The Respectables

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tags: Republican Party, Donald Trump, Capitol Riot

They were business ownersCEOsstate legislatorspolice officersactive and retired service members, real-estate brokersstay-at-home dads, and, I assume, some Proud Boys.

The mob that breached the Capitol last week at President Donald Trump’s exhortation, hoping to overturn the results of the 2020 presidential election, was full of what you might call “respectable people.” They left dozens of Capitol Police officers injured, screamed “Hang Mike Pence!,” threatened to murder House Speaker Nancy Pelosi, and set up a gallows outside the building. Some were extremists using the crowd as cover, but as federal authorities issue indictments, a striking number of those they name appear to be regular Americans.

And there’s nothing surprising about that. Although any crowd that size is bound to include people who are struggling financially, no one should be shocked to see the middle classes so well represented among the mob.

The notion that political violence simply emerges out of economic desperation, rather than ideology, is comforting. But it’s false. Throughout American history, political violence has often been guided, initiated, and perpetrated by respectable people from educated middle- and upper-class backgrounds. The belief that only impoverished people engage in political violence—particularly right-wing political violence—is a misconception often cultivated by the very elites who benefit from that violence.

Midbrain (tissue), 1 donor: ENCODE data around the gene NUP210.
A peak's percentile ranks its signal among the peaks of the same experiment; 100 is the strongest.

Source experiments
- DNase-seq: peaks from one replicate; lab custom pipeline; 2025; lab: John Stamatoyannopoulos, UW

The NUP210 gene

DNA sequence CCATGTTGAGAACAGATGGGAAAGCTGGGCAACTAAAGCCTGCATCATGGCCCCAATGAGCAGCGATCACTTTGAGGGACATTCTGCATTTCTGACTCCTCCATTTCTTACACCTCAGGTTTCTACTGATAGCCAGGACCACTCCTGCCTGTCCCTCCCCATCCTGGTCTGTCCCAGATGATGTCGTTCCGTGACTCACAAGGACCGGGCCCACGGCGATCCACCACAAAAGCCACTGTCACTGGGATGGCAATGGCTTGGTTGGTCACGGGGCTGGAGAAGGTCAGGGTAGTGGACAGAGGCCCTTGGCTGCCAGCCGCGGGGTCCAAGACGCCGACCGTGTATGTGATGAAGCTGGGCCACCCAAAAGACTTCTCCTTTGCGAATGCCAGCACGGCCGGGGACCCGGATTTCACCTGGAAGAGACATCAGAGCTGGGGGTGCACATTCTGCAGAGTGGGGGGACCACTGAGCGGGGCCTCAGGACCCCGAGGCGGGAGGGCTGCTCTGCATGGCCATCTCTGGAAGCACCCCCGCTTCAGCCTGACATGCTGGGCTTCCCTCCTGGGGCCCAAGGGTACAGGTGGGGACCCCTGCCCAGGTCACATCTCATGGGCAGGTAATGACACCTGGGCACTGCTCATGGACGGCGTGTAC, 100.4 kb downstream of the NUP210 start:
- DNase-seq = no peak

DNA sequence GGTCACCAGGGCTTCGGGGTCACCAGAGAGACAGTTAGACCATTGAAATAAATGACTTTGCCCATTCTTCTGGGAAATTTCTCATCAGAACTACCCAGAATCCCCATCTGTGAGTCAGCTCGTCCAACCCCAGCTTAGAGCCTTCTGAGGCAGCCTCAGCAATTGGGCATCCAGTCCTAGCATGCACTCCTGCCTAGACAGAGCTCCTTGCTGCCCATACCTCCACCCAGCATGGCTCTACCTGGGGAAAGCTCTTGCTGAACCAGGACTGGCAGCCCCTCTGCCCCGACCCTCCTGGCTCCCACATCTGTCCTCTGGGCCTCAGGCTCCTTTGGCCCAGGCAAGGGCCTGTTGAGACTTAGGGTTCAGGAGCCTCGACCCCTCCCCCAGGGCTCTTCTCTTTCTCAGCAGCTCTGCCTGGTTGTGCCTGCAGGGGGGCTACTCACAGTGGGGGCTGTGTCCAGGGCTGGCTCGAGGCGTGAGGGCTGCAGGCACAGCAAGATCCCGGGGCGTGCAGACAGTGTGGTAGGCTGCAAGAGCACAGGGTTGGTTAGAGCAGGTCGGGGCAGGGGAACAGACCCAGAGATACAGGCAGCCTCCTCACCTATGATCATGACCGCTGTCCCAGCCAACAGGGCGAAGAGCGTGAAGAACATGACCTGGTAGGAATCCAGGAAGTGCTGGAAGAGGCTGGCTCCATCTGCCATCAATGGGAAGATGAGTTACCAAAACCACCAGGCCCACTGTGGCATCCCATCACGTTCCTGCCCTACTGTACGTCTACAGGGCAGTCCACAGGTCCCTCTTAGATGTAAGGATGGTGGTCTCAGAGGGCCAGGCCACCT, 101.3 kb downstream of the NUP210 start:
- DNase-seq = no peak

The members of the mob that attacked the Capitol and beat a police officer to death last week were not desperate. They were there because they believed they had been unjustly stripped of their inviolable right to rule. They believed that not only because of the third-generation real-estate tycoon who incited them, but also because of the wealthy Ivy Leaguers who encouraged them to think that the election had been stolen.

There’s ample precedent for this. When the Ku Klux Klan formed during Reconstruction, according to the historian Eric Foner, its leadership “included planters, merchants, lawyers, and even ministers. ‘The most respectable citizens are engaged in it,’ reported a Georgia Freedmen’s Bureau agent, ‘if there can be any respectability about such people.’”

Respectable people can be very dangerous. President Ulysses S. Grant responded to the outrages of the KKK in the Reconstruction South by sending the military to crush the Klan and the newly formed Department of Justice to prosecute it. For a time, the effort was successful.

Nevertheless, the paramilitary wings of the Democratic Party, determined to disenfranchise Black voters and restore white supremacy, reconstituted themselves. Only this time they left the masks off, so everyone could see how respectable they were. Operating openly, they were far more successful than they had been while clad in their goofy costumes and masks, taking on names such as the White League and the Red Shirts. They terrorized, murdered, and intimidated Black voters and their white Republican allies in order to excise them from the polity and restore Black people to a state of near-slavery.

Read entire article at The Atlantic

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